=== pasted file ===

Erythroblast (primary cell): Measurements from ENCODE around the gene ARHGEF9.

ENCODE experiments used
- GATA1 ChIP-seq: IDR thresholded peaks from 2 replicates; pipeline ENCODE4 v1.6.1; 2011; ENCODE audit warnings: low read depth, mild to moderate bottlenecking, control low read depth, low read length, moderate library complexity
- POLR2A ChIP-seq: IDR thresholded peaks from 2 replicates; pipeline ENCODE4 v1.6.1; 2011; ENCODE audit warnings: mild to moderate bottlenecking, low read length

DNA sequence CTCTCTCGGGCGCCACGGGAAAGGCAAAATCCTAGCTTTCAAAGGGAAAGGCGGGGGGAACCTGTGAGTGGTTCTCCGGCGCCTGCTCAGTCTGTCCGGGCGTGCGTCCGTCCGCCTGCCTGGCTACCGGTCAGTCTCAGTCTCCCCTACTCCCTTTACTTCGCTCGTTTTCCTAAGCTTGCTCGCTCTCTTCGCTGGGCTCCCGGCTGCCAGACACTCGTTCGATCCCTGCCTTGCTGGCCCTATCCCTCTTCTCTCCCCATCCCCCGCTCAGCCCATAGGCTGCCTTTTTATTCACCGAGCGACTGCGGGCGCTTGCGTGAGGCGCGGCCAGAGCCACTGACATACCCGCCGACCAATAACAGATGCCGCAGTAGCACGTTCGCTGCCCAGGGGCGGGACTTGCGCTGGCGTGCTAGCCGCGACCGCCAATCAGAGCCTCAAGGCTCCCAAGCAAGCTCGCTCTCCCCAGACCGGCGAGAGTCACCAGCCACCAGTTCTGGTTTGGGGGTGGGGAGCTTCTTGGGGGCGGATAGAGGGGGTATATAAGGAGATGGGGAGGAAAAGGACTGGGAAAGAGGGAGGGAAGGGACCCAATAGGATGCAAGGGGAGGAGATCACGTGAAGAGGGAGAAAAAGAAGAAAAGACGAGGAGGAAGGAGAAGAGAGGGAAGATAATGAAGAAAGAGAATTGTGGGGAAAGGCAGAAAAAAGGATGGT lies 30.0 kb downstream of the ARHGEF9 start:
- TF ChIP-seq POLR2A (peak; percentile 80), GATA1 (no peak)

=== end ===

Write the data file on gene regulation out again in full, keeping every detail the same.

Erythroblast (primary cell): Measurements from ENCODE around the gene ARHGEF9.

ENCODE experiments used
- GATA1 ChIP-seq: IDR thresholded peaks from 2 replicates; pipeline ENCODE4 v1.6.1; 2011; ENCODE audit warnings: low read depth, mild to moderate bottlenecking, control low read depth, low read length, moderate library complexity
- POLR2A ChIP-seq: IDR thresholded peaks from 2 replicates; pipeline ENCODE4 v1.6.1; 2011; ENCODE audit warnings: mild to moderate bottlenecking, low read length

DNA sequence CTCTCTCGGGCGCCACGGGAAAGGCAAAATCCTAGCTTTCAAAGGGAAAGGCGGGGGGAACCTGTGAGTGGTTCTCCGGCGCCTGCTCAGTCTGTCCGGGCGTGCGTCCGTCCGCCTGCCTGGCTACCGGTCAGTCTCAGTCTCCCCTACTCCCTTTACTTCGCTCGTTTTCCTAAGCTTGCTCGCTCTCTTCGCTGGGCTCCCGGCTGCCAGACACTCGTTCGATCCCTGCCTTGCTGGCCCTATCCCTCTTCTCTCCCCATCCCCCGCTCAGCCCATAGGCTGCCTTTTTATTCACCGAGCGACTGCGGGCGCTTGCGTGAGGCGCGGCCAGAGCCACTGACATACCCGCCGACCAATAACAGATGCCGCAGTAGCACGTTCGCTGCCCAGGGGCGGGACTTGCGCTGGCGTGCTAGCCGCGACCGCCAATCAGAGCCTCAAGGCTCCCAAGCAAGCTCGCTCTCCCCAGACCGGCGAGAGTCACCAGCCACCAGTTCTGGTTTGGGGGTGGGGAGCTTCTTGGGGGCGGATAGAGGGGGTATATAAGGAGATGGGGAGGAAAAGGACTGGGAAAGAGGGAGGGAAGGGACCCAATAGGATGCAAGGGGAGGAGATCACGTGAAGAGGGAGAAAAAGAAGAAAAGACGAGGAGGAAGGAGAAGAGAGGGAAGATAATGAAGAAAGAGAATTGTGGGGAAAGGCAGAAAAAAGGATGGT lies 30.0 kb downstream of the ARHGEF9 start:
- TF ChIP-seq POLR2A (peak; percentile 80), GATA1 (no peak)